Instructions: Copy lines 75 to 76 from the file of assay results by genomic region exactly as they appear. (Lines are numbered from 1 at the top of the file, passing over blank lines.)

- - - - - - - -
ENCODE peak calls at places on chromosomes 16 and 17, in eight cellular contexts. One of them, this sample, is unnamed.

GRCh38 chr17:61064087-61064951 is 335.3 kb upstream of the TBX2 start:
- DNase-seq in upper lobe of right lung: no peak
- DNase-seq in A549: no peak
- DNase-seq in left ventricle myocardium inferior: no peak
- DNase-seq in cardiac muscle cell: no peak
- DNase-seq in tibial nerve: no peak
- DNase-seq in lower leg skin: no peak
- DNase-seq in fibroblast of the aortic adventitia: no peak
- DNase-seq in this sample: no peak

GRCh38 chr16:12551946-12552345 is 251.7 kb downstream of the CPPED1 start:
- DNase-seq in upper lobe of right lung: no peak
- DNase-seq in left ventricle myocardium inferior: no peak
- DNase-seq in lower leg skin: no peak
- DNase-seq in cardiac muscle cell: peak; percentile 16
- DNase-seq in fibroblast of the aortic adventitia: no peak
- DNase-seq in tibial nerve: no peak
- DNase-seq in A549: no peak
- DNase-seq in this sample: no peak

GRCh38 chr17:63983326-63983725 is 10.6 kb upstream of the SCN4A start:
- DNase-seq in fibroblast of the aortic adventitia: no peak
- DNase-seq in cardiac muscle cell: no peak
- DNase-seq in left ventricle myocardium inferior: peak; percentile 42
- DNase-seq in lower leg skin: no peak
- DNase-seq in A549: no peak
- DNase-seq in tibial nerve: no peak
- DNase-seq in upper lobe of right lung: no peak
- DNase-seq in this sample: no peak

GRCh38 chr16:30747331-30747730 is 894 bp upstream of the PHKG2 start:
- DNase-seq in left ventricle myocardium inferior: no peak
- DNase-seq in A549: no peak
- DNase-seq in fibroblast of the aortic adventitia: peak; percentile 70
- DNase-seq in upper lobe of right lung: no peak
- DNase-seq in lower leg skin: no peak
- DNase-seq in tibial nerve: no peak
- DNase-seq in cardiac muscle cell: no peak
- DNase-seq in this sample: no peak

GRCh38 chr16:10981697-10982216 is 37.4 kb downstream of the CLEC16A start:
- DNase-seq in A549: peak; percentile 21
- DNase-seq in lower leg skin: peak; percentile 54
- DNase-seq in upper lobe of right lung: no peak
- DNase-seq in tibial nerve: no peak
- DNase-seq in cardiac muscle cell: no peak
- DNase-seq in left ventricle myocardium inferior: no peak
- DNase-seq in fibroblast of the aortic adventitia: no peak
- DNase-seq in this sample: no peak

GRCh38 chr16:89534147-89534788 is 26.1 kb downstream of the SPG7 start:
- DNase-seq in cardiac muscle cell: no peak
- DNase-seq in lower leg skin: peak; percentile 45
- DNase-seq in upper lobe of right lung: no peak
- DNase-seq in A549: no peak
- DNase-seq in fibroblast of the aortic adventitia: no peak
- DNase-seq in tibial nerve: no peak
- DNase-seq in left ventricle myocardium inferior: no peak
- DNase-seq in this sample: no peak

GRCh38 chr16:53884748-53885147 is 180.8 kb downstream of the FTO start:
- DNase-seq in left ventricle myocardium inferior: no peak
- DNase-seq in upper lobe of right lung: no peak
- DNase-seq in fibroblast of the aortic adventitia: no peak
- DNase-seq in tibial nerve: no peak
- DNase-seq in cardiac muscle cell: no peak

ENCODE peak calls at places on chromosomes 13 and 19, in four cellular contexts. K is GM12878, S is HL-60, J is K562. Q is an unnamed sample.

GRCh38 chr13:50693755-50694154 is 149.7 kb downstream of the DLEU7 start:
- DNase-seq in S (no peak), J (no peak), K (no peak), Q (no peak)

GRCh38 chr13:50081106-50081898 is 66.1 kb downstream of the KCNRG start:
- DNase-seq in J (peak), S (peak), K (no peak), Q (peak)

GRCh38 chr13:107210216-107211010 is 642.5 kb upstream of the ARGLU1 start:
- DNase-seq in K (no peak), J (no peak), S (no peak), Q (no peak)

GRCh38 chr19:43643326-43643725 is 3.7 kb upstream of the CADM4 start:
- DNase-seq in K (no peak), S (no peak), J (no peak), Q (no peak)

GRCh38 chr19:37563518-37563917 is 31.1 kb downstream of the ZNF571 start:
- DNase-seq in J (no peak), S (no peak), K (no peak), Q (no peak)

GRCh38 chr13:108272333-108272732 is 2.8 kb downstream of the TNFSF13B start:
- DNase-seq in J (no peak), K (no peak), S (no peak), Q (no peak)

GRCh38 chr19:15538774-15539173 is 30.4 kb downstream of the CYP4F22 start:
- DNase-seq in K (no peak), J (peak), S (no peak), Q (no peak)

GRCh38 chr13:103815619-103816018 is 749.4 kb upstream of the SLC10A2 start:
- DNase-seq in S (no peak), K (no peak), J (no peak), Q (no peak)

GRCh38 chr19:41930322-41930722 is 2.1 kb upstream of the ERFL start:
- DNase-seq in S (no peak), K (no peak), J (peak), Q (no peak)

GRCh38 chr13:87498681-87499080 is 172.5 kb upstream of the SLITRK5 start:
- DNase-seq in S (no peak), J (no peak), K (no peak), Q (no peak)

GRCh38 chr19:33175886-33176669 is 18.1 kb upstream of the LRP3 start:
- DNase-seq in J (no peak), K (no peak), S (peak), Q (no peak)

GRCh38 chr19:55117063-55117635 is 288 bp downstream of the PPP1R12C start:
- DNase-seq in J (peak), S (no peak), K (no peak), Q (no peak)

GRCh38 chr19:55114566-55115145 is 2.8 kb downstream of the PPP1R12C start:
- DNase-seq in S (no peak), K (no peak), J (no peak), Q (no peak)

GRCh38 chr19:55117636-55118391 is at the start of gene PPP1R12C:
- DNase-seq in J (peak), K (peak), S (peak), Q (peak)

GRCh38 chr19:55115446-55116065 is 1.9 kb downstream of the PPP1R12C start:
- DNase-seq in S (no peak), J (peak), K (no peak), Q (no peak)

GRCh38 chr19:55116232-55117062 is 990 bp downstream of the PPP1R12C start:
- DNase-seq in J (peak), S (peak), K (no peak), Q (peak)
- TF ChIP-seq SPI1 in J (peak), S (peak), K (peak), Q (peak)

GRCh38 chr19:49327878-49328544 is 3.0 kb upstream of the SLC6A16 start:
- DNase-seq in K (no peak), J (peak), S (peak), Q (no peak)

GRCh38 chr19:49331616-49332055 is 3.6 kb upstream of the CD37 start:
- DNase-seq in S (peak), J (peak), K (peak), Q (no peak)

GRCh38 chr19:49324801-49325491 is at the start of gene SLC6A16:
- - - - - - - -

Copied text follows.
GRCh38 chr19:15538774-15539173 is 30.4 kb downstream of the CYP4F22 start:
- DNase-seq in K (no peak), J (peak), S (no peak), Q (no peak)